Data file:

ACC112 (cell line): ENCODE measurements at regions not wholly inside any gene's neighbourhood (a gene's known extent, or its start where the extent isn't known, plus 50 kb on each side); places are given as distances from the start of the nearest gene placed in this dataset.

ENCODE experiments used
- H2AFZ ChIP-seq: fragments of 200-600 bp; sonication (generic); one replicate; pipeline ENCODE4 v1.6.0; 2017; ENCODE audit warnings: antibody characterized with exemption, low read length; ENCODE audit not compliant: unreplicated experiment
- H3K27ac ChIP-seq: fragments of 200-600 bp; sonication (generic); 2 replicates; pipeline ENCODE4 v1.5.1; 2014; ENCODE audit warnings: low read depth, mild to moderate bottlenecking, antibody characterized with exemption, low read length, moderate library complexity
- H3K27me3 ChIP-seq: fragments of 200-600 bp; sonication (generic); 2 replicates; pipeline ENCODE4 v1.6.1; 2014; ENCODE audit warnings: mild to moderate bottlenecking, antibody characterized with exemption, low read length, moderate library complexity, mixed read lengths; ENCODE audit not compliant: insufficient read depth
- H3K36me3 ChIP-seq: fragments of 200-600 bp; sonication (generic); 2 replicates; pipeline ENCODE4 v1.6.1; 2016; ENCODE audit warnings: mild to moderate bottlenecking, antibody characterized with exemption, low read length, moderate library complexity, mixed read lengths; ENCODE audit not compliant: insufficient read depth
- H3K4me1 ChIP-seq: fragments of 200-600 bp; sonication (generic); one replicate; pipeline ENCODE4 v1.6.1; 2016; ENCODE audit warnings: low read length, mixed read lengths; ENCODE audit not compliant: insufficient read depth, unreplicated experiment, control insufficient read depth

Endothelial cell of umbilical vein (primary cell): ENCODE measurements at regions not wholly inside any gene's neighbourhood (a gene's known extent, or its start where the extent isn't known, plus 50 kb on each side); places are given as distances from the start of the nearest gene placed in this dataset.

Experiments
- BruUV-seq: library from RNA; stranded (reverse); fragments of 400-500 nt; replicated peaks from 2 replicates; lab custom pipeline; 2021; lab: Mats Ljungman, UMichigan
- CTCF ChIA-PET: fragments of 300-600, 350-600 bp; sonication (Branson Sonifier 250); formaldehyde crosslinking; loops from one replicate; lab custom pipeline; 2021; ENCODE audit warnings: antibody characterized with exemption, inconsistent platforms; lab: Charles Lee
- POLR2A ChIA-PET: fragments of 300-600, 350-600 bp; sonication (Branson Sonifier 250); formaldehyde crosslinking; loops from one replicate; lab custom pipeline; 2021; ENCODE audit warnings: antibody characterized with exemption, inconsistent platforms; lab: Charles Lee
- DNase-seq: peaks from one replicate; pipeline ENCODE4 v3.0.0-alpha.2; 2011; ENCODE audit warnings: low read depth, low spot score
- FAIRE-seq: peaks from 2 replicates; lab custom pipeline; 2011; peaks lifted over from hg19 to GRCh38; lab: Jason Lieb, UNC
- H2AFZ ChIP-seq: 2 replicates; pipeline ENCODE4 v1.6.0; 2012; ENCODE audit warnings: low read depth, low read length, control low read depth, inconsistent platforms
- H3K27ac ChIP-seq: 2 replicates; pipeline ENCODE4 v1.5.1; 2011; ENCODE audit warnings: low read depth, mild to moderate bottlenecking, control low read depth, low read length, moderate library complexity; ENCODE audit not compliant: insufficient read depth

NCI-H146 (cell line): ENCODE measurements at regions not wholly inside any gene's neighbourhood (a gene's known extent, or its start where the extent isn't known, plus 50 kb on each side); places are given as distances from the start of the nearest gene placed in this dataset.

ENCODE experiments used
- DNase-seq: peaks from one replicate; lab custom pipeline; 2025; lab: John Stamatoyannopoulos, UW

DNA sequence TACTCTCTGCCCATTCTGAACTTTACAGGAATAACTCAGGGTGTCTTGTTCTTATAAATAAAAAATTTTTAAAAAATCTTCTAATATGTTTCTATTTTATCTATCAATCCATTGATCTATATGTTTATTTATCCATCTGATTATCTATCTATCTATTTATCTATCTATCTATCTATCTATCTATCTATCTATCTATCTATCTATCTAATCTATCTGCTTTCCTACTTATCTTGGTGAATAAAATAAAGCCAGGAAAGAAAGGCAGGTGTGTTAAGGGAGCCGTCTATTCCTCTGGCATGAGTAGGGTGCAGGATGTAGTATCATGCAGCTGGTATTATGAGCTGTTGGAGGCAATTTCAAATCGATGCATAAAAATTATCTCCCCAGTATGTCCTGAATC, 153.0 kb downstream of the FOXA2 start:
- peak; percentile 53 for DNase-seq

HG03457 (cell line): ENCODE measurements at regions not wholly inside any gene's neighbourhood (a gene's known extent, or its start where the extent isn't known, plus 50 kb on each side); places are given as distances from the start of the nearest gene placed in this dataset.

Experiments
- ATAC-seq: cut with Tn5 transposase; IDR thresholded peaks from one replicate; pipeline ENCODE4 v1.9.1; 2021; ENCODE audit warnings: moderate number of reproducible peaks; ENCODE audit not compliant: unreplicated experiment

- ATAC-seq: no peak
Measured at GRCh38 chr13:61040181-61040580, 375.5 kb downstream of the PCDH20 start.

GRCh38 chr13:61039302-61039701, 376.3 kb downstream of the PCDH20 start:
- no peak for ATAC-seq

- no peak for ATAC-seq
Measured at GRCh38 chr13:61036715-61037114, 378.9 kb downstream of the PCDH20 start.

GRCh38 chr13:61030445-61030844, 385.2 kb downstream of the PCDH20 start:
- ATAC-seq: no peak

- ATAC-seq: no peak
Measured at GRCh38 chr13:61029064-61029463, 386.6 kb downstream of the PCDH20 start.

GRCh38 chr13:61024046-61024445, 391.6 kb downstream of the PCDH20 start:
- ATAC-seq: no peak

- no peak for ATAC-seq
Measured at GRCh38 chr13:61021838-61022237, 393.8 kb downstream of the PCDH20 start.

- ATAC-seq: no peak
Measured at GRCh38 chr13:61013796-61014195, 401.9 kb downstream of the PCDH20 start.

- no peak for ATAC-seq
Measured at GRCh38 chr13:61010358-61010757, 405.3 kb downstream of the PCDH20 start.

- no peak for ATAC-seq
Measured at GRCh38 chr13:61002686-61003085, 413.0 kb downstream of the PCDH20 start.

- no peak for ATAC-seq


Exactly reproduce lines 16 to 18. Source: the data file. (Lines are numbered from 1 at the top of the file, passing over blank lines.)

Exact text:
- H3K27ac ChIP-seq: 2 replicates; pipeline ENCODE4 v1.5.1; 2011; ENCODE audit warnings: low read depth, mild to moderate bottlenecking, control low read depth, low read length, moderate library complexity; ENCODE audit not compliant: insufficient read depth

NCI-H146 (cell line): ENCODE measurements at regions not wholly inside any gene's neighbourhood (a gene's known extent, or its start where the extent isn't known, plus 50 kb on each side); places are given as distances from the start of the nearest gene placed in this dataset.

ENCODE experiments used